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2019/05/24 12:00  ATRIO 800

SEMINAR

Sweet revenge - Streptococcus pyogenes showcases first example of immune evasion through specific IgG glycan hydrolysis

Prof. Mattias Collin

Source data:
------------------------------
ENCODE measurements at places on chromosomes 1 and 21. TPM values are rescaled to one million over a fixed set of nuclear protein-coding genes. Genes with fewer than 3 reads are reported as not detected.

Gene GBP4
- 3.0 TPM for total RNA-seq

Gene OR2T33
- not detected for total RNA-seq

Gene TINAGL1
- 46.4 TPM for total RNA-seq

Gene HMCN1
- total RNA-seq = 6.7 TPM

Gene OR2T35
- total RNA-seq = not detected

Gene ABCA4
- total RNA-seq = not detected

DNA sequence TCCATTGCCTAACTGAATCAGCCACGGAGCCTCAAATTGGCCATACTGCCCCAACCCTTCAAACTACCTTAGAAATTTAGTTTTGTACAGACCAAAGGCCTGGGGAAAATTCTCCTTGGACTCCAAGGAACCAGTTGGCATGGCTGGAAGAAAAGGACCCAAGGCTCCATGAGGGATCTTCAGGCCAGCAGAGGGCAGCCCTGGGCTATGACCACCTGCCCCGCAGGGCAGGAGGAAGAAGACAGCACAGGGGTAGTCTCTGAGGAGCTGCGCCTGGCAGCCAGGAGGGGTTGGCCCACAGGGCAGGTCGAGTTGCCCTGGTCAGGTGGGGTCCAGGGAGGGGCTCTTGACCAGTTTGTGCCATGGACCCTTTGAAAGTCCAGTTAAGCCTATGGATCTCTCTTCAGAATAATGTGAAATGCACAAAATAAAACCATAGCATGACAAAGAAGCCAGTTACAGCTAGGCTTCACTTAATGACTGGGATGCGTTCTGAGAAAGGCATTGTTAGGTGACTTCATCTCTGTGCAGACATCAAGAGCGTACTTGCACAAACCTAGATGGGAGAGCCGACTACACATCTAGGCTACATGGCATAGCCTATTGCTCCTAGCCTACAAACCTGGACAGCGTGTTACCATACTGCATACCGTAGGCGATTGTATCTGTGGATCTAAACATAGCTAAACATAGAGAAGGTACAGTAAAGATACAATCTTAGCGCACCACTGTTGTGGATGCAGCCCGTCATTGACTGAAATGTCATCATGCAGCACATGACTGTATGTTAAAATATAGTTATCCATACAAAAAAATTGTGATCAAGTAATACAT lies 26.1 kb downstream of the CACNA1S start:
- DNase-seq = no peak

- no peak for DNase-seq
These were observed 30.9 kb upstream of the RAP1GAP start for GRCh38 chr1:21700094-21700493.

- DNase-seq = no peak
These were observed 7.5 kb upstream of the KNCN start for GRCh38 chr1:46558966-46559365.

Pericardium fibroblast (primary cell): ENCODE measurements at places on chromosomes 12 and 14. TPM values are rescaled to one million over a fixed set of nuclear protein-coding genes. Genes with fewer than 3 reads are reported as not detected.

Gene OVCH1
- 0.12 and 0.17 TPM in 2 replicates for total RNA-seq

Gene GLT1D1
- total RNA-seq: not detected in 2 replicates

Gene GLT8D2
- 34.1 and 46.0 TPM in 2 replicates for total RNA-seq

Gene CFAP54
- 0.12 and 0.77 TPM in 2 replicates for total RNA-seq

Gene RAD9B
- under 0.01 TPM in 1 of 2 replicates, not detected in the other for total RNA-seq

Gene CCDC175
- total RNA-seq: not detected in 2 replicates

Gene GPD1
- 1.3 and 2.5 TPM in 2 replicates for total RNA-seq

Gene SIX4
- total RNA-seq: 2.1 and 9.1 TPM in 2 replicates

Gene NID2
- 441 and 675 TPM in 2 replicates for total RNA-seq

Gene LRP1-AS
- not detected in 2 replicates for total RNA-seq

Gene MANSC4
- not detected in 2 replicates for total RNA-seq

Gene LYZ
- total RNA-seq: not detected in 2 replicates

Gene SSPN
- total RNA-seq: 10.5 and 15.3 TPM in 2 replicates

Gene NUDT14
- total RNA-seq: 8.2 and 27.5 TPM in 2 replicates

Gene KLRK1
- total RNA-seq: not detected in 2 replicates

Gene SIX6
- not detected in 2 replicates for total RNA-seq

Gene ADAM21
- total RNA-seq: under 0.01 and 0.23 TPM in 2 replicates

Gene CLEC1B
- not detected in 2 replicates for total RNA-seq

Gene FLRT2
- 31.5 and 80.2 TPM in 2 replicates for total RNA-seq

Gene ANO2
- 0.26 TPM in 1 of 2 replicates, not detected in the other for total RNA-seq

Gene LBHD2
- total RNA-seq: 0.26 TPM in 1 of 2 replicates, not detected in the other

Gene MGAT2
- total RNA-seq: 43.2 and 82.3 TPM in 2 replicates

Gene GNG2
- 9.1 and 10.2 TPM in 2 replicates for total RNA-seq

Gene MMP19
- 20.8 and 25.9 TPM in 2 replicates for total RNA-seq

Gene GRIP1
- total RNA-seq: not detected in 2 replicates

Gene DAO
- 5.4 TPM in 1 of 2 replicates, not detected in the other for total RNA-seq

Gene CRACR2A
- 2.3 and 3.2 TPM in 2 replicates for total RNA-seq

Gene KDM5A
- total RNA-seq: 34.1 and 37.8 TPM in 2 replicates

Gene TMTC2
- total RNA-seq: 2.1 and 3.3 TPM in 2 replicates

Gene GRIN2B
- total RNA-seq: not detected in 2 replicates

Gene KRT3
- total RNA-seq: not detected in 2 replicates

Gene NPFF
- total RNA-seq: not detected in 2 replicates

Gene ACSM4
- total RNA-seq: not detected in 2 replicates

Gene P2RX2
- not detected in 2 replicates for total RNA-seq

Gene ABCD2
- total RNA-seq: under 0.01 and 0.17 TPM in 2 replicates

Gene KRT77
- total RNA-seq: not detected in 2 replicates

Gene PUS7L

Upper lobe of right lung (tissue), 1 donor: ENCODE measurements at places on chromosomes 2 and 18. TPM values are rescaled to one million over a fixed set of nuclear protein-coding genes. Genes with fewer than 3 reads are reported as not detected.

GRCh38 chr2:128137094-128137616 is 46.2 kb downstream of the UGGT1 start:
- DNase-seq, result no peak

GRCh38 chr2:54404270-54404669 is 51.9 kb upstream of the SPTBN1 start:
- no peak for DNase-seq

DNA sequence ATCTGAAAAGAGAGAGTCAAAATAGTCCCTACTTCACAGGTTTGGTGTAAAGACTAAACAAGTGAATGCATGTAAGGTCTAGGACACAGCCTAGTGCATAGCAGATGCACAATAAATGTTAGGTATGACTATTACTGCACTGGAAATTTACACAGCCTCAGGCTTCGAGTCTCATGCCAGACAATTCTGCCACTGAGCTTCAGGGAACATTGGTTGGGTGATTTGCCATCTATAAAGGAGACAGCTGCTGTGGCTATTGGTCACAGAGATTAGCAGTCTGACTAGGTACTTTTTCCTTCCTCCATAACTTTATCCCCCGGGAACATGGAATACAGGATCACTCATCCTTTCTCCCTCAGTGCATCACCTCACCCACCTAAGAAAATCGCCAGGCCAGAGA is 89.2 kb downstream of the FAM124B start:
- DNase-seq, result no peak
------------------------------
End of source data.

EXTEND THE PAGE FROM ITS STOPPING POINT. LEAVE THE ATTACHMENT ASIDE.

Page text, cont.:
Streptococcus pyogenes (Group A streptococcus, GAS) is an important human pathogen responsible for a wide variety of diseases from uncomplicated tonsillitis to life-threatening invasive infections. GAS secretes EndoS, an endoglycosidase able to specifically cleave the conserved N-glycan on human IgG antibodies. In vitro, removal of this glycan impairs IgG effector functions but its relevance to GAS infection in vivo is unclear. Using targeted mass spectrometry, we were able to characterize the effects of EndoS on host IgG glycosylation during the course of natural infections in human patients. We found substantial IgG glycan hydrolysis locally at site of infection as well as systemically in the most severe cases. Using these findings we were able to set up appropriate model systems to demonstrate decreased resistance to phagocytic killing of GAS lacking EndoS in vitro, as well as decreased virulence in a mouse model of invasive infection. This study represents the first described example of specific bacterial IgG glycan hydrolysis during infection and highlights the importance of IgG glycan hydrolysis for streptococcal pathogenesis. We thereby offer new insights into the mechanism of immune evasion employed by this pathogen with clear implications for treatment of severe GAS infections and future efforts at vaccine development.

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